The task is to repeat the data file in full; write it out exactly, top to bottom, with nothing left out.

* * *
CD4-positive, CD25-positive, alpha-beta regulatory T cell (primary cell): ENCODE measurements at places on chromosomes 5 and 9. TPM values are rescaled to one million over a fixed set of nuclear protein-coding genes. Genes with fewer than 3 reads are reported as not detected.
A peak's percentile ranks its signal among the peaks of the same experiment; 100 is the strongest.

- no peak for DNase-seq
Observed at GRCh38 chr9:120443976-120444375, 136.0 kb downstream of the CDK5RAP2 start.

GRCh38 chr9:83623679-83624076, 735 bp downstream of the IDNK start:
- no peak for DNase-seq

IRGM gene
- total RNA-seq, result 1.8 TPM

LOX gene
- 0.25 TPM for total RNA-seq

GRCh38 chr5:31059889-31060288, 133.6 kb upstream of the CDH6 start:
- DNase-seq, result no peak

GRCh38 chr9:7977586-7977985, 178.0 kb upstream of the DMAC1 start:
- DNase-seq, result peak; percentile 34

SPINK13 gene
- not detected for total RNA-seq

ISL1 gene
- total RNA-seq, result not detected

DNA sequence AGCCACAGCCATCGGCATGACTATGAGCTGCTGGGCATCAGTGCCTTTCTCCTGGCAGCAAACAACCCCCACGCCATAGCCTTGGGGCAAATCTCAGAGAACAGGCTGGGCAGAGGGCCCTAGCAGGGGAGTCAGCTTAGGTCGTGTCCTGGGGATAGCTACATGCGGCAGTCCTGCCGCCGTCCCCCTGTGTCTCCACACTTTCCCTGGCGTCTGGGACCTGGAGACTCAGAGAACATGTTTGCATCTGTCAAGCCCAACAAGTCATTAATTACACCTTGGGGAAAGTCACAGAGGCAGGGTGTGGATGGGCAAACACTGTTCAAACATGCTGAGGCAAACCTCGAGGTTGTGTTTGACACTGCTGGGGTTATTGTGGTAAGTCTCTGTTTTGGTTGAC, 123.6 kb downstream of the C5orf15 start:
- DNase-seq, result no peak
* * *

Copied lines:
CD4-positive, CD25-positive, alpha-beta regulatory T cell (primary cell): ENCODE measurements at places on chromosomes 5 and 9. TPM values are rescaled to one million over a fixed set of nuclear protein-coding genes. Genes with fewer than 3 reads are reported as not detected.
A peak's percentile ranks its signal among the peaks of the same experiment; 100 is the strongest.

- no peak for DNase-seq
Observed at GRCh38 chr9:120443976-120444375, 136.0 kb downstream of the CDK5RAP2 start.

GRCh38 chr9:83623679-83624076, 735 bp downstream of the IDNK start:
- no peak for DNase-seq

IRGM gene
- total RNA-seq, result 1.8 TPM

LOX gene
- 0.25 TPM for total RNA-seq

GRCh38 chr5:31059889-31060288, 133.6 kb upstream of the CDH6 start:
- DNase-seq, result no peak

GRCh38 chr9:7977586-7977985, 178.0 kb upstream of the DMAC1 start:
- DNase-seq, result peak; percentile 34

SPINK13 gene
- not detected for total RNA-seq

ISL1 gene
- total RNA-seq, result not detected

DNA sequence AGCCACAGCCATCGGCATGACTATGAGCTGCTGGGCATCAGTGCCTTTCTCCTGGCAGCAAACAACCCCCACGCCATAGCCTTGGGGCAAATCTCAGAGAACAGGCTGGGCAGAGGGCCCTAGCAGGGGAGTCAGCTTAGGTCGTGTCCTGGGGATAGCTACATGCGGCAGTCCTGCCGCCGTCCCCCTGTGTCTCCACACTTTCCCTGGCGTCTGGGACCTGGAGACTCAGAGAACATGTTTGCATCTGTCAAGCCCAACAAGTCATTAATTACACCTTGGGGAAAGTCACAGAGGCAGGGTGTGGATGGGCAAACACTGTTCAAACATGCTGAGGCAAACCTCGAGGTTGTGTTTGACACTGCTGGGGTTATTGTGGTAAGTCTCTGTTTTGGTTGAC, 123.6 kb downstream of the C5orf15 start:
- DNase-seq, result no peak